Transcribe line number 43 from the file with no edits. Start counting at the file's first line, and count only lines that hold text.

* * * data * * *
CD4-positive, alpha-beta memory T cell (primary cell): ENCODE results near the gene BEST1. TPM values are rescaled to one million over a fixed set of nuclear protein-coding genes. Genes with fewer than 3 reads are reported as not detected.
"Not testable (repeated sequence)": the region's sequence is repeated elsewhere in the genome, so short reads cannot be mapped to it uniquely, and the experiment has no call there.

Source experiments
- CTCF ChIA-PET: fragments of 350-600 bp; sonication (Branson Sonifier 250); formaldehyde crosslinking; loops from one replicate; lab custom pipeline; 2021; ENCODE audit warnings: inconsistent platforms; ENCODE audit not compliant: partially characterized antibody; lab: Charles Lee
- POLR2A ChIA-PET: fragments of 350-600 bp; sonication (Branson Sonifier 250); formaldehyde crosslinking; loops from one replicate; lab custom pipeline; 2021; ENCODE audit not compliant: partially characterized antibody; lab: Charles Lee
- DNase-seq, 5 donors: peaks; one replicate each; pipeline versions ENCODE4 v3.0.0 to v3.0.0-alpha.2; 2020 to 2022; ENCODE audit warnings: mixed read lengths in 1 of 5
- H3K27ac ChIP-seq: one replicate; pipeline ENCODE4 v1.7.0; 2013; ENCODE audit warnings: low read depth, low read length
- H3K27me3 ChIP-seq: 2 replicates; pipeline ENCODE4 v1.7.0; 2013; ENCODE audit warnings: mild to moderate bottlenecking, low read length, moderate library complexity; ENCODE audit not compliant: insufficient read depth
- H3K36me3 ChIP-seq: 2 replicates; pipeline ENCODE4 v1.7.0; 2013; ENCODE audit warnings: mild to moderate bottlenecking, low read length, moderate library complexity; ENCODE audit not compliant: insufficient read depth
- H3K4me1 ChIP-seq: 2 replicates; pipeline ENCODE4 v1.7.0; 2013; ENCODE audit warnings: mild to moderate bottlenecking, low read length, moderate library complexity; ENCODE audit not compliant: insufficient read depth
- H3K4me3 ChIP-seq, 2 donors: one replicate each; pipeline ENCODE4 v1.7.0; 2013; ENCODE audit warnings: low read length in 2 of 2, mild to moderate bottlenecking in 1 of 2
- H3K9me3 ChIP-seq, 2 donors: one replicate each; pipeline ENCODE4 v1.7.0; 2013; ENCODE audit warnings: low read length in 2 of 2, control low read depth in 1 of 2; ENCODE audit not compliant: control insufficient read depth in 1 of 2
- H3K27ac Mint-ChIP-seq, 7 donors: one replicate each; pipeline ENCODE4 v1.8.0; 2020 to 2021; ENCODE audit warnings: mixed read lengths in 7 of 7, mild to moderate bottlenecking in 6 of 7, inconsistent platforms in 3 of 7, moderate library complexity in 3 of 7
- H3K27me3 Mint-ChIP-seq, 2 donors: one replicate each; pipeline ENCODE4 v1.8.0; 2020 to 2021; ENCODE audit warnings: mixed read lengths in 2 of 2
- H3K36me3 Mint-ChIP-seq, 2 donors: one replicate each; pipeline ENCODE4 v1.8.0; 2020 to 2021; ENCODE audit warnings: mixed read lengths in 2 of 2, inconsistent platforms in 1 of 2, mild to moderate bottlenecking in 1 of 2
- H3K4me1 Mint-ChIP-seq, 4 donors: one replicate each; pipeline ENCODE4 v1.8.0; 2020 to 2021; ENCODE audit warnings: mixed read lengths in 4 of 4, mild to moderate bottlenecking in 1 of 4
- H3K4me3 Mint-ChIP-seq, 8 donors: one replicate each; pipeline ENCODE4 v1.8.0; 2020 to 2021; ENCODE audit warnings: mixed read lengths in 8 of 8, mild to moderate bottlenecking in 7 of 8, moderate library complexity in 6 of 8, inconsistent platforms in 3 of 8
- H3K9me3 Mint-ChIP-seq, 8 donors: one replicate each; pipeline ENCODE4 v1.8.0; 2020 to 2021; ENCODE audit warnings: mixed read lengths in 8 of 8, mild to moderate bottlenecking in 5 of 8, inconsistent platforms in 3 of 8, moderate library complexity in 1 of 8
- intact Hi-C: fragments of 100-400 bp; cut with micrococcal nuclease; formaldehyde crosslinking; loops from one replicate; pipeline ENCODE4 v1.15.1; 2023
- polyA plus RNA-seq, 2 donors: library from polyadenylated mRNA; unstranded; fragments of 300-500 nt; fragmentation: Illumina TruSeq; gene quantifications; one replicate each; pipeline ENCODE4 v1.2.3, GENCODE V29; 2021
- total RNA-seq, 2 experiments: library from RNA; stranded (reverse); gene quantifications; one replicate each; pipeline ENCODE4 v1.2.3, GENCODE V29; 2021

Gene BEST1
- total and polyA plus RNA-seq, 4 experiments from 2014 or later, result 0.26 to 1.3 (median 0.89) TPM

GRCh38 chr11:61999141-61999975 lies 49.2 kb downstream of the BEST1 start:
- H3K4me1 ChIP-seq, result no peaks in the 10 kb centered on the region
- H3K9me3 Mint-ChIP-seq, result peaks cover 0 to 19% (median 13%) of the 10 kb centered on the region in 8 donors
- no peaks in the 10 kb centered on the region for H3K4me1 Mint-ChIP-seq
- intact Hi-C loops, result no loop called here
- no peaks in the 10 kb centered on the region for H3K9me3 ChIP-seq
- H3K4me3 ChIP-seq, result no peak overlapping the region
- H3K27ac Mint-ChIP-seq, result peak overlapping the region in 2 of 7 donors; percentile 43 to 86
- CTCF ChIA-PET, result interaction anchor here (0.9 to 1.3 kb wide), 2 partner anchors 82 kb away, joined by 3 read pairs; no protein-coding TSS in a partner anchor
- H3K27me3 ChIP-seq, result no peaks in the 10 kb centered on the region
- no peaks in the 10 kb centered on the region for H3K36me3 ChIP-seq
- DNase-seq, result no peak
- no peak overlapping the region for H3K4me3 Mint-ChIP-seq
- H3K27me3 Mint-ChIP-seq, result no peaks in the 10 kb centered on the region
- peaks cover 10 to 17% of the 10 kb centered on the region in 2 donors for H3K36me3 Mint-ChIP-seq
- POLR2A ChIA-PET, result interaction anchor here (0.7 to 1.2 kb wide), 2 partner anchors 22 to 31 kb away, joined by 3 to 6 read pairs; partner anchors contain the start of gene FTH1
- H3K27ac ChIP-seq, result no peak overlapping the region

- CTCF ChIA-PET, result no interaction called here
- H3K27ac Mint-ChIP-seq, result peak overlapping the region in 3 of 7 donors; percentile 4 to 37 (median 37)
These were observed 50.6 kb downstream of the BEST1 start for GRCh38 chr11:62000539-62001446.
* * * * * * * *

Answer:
These were observed 50.6 kb downstream of the BEST1 start for GRCh38 chr11:62000539-62001446.